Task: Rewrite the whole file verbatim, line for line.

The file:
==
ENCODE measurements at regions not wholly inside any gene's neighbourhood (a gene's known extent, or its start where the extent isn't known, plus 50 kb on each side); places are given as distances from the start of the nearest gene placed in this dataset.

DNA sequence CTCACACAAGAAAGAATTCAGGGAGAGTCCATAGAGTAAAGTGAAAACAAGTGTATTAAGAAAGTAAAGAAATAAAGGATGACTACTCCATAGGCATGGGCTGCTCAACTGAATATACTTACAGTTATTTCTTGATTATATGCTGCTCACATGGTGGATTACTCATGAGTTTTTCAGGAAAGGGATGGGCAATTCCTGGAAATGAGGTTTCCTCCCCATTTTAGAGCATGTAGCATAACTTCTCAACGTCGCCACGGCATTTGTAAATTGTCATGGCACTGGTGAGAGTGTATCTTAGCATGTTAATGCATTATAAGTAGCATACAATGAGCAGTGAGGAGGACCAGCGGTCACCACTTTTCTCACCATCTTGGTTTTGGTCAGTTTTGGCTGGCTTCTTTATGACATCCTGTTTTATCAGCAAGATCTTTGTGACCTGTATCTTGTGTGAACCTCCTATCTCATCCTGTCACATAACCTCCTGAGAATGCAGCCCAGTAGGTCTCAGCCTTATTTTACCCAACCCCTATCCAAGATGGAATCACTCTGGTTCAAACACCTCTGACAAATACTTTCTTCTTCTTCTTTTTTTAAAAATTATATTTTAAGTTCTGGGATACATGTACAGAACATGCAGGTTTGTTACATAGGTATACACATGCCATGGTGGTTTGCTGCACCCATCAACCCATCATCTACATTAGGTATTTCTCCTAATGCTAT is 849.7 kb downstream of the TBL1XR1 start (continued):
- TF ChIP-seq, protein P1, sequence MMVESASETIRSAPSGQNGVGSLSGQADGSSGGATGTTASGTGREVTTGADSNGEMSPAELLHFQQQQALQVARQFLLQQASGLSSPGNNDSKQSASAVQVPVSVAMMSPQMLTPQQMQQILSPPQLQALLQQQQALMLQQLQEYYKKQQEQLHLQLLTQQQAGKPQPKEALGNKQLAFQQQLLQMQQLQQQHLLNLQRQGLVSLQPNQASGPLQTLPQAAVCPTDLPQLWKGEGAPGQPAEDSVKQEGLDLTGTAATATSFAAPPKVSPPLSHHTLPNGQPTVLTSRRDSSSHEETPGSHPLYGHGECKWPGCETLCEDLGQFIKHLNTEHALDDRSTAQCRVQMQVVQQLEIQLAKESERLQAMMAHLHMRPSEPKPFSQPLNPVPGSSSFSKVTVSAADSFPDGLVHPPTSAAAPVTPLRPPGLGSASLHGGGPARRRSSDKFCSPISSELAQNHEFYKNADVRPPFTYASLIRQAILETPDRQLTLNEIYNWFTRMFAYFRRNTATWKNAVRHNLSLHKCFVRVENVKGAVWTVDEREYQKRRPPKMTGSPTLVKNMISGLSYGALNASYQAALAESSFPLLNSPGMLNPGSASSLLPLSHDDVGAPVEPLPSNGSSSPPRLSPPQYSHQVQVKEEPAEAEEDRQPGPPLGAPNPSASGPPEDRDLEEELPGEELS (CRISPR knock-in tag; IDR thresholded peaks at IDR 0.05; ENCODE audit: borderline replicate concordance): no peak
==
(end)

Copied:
ENCODE measurements at regions not wholly inside any gene's neighbourhood (a gene's known extent, or its start where the extent isn't known, plus 50 kb on each side); places are given as distances from the start of the nearest gene placed in this dataset.

DNA sequence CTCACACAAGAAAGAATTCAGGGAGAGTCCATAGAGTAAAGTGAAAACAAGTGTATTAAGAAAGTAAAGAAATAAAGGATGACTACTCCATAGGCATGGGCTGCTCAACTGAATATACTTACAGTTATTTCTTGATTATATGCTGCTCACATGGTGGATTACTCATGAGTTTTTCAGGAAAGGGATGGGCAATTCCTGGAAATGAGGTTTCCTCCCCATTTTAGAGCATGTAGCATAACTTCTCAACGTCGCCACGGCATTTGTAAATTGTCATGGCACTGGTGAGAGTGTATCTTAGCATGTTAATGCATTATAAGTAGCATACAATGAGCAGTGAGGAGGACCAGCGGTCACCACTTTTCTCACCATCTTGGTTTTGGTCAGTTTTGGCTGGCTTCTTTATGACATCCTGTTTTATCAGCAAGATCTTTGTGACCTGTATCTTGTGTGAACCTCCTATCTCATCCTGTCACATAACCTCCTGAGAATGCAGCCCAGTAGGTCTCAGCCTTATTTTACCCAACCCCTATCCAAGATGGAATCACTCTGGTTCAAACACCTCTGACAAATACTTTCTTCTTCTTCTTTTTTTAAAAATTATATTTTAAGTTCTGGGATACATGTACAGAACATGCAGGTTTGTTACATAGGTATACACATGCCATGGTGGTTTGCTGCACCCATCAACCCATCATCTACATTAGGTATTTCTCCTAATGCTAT is 849.7 kb downstream of the TBL1XR1 start (continued):
- TF ChIP-seq, protein P1, sequence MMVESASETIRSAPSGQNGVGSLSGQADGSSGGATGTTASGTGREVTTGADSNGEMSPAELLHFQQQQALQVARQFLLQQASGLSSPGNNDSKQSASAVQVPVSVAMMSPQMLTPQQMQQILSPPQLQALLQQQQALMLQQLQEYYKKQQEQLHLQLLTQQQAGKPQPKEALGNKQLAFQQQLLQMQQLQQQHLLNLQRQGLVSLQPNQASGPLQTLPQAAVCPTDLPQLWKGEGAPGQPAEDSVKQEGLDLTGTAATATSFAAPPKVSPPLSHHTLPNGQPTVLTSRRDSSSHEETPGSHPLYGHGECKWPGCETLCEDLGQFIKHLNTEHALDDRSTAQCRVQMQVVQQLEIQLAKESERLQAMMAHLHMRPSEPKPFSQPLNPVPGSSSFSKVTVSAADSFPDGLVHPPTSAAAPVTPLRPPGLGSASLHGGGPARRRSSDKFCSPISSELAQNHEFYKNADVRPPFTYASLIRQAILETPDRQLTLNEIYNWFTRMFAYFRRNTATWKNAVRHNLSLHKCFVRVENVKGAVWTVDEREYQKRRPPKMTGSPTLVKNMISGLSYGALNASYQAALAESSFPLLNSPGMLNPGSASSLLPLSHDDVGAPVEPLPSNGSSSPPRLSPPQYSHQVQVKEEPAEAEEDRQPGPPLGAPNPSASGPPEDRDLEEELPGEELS (CRISPR knock-in tag; IDR thresholded peaks at IDR 0.05; ENCODE audit: borderline replicate concordance): no peak